Japan Approves Tax Hike
August 13, 2012 Taxation in Japan
TOKYO – Japan’s sales tax will be doubled within the next three years in order to help reduce the national debt level.
On August 10th the parliament of Japan ended months of ongoing debates on the issue of taxation by approving a proposal to double the rate of the country’s sales tax in order to raise extra revenues to help tackle Japan’s worsening fiscal position.
Currently the sales tax in Japan is set at 5 percent, but will be raised to 10 percent by the end of 2015. The extra revenue collected will be used to supplement the national budget and reduce the deficit and aid the government in reducing the national debt level.
Analysing the potential revenues streams from the new tax hike, experts in Japan have already said that the increased revenues will not outweigh the rising cost of funding the country’s superannuation system, which is currently growing by more than JPY 1 trillion per year.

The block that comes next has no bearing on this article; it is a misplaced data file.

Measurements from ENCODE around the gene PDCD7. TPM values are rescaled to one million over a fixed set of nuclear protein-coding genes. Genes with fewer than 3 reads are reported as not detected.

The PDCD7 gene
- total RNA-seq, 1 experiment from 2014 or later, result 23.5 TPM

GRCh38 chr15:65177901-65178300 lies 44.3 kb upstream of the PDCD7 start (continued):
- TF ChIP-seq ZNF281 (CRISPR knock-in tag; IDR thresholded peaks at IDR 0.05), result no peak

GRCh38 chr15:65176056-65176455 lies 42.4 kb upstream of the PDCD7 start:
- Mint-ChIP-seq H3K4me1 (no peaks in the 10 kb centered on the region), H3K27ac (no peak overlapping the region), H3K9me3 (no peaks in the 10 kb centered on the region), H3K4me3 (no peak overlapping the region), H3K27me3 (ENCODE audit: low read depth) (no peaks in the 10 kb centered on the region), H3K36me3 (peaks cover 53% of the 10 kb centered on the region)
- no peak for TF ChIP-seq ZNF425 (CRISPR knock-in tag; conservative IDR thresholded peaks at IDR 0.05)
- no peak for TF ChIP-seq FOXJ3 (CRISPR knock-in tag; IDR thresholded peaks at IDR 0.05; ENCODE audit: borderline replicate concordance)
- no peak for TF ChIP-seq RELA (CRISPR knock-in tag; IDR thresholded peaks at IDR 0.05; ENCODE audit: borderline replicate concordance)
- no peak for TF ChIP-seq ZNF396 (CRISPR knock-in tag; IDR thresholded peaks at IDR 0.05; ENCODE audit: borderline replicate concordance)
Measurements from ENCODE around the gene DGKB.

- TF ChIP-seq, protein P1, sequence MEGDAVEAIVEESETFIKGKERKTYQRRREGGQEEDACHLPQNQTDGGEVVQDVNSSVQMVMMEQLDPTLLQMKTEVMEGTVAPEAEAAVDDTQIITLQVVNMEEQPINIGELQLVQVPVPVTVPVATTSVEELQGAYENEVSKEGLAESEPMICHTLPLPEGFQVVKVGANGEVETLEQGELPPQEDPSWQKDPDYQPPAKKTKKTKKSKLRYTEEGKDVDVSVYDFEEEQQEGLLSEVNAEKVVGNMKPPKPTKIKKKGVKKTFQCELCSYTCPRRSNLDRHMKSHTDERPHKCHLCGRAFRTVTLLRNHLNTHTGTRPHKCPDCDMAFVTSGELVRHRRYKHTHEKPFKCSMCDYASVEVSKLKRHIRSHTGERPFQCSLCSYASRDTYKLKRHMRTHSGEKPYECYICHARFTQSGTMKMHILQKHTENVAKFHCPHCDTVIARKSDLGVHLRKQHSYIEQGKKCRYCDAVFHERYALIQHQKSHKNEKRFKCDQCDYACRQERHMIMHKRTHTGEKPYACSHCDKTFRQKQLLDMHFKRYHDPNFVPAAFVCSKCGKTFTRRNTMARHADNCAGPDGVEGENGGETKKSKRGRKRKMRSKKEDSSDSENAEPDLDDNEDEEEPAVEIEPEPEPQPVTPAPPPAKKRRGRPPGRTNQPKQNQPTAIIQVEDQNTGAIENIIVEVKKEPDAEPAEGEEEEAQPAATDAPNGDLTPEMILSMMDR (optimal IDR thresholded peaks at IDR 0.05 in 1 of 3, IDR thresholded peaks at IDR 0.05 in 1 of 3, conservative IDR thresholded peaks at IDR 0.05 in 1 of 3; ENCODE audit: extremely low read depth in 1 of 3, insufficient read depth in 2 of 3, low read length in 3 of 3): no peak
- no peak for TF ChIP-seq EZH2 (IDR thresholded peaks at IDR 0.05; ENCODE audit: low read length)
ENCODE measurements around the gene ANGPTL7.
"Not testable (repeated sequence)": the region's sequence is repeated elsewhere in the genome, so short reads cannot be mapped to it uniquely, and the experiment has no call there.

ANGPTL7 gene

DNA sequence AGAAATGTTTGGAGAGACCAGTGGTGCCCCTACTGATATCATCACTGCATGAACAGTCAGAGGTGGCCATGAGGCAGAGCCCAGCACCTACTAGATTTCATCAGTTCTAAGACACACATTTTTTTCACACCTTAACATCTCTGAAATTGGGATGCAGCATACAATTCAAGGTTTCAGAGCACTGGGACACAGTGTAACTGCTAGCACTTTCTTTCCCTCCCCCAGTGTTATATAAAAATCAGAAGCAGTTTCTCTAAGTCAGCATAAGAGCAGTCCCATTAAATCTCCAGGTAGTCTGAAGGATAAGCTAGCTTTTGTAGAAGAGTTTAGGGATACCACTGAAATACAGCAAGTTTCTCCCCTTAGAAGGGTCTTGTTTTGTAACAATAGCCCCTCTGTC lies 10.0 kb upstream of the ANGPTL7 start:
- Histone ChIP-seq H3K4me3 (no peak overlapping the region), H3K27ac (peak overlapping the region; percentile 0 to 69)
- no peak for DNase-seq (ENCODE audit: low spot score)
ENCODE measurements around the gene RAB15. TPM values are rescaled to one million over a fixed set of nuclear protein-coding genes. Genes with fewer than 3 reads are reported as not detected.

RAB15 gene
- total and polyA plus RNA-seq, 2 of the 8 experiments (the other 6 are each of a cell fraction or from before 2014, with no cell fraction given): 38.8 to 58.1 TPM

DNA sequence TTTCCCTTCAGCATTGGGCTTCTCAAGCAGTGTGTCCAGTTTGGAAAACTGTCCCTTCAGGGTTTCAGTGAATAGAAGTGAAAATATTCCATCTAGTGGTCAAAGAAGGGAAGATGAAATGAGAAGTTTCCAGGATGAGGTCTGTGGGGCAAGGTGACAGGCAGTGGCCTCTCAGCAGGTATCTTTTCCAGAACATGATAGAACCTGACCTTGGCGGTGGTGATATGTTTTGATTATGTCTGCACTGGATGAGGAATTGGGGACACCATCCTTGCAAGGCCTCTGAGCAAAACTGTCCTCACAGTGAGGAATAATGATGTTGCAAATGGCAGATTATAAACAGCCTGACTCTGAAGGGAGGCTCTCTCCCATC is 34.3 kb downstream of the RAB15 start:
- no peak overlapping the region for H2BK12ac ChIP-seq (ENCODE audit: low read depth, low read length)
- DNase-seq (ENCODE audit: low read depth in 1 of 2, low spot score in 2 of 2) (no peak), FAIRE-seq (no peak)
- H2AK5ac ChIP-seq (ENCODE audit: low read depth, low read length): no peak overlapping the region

The ruling Democratic Party of Japan (DPJ) has been calling for an increase to the sales tax rate since September last year, but the move has been delayed by political disagreements from within the party itself and also from the main opposition party the Liberal Democratic Party (LDP).
Last week the LDP agreed to support the tax hike in exchange for a promise from the Prime Minister to call an early election in the near future.
Following the parliamentary vote on the tax hike, the Prime Minister of Japan Yoshihiko Noda issued a statement, saying that “… politicians tend to delay or avoid policies that increase the burden on the public, but we have to do this [raise taxes] to ensure that there is a sustainable source of funds for our welfare system.”
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